I work at a place, one of those Fortune 100 companies, where corporate-speak is the lingua franca. Every day when I walk into the office, I check my normal vernacular, which has a certain bent toward bluntness and desert-dry humor, at the door.
Words and phrases that have clear, unmistakable meaning have no use at my workplace. Here we trade in ambiguity and generalities, the kind of language that’s inoffensive (for legal reasons), unspecific (for corporate politics reasons), yet somehow still manages to convey authority and erudition (for gravitas reasons…think three-syllable words that business majors use in an attempt to sound articulate…”My deliverables are a fundamental part of this marketing ecosystem“…Dang, look at all them fifty-cent words!!!).
I’ve often thought they should hang a sign over the entryway that says ‘Caveat Orator’ as a reminder. Although in my part of the country, a fair amount would mistake such a sign as a Spanish-language infringement on their English-language workplace and rip it to shreds.
I used to hate corporate-speak for its lameness, its imprecision, its Orwellian nature as a vehicle for prepackaged thought (this is not a 1984 reference, but a nod to the wonderful essay by George Orwell, Politics and the English Language…I highly recommend).
But you age and you soften, as people do, and at some point corporate-speak became less of a tedious nuisance and more of a tolerated absurdity, sometimes even a game. So much in the same way we used to make three-hour business meetings tolerable by pooling money and betting on how many times our department V.P. would nod off (never less than four), I decided to have a bit of fun with my long-time linguistic nemesis. I hope this list of translations is as educational for you as it was diverting for me. In corporate-speak, that’s what we call a win-win. Enjoy.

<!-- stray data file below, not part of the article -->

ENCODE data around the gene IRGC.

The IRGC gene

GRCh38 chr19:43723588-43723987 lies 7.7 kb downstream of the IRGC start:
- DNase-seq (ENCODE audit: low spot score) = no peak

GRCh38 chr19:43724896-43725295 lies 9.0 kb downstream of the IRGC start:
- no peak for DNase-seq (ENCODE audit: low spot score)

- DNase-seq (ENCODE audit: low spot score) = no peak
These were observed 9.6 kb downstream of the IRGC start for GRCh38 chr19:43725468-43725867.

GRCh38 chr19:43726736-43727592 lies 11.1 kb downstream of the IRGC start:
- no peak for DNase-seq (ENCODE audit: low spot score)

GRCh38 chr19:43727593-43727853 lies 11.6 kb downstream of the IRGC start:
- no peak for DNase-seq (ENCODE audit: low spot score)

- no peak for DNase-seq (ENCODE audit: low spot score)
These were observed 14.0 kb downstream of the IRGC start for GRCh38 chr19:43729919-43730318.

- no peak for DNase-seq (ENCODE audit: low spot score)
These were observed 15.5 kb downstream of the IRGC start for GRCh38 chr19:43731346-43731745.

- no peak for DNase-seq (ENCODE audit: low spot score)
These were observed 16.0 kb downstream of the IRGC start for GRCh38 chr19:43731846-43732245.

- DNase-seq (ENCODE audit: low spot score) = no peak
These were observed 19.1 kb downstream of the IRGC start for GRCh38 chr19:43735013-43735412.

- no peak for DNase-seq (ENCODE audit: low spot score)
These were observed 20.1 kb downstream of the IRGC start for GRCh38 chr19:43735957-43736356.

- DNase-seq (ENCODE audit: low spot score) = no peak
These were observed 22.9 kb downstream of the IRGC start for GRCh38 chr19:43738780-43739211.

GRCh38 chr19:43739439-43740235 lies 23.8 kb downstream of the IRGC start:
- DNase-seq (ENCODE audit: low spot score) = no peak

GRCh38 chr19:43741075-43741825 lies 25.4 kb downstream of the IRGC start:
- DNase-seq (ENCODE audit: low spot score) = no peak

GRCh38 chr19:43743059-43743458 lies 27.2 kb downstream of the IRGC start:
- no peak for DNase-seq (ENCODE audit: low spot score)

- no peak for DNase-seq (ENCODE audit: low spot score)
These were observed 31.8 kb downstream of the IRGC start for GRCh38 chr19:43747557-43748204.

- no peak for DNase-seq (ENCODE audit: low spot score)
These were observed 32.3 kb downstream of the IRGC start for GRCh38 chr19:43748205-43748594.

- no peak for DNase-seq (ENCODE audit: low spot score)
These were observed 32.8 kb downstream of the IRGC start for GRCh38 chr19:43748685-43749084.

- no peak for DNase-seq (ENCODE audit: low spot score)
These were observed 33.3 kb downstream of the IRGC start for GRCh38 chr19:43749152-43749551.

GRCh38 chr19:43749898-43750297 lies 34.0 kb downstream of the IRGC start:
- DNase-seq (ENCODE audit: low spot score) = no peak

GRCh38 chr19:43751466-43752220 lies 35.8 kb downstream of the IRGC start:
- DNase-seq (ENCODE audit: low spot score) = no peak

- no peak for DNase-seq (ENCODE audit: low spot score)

CORPORATE-SPEAK: “Let’s try to think out of the box.” COMMON ENGLISH EQUIVALENT: “You’re clearly incapable of creative thought. Please stick to your spreadsheets and keep your lame, hack ideas to yourself.”
CORPORATE-SPEAK: “Are there any best practices we can leverage here?” COMMON ENGLISH EQUIVALENT: “Sally doesn’t know what she’s doing, can someone please throw her a life preserver before she drowns in the endless sea of her own incompetence?”
CORPORATE-SPEAK: “What’s the value-add here?” COMMON ENGLISH EQUIVALENT: “Does your overly wordy, meandering presentation have a point, or did you just wake up this morning and decide you wanted to waste someone else’s time today besides your own?”
CORPORATE-SPEAK (also used frequently in PARENT-SPEAK): “We’ll have to see about that.” COMMON ENGLISH EQUIVALENT: “No.”
CORPORATE-SPEAK: “I’m not sure we can do that.” COMMON ENGLISH EQUIVALENT: “No.”
CORPORATE-SPEAK: “We’ll have to get executive approval for that.” COMMON ENGLISH EQUIVALENT: “Ask my boss if you want to, moron, but the answer’s still going to be no.”
If you’d like to add more to this list in the comments below, please do!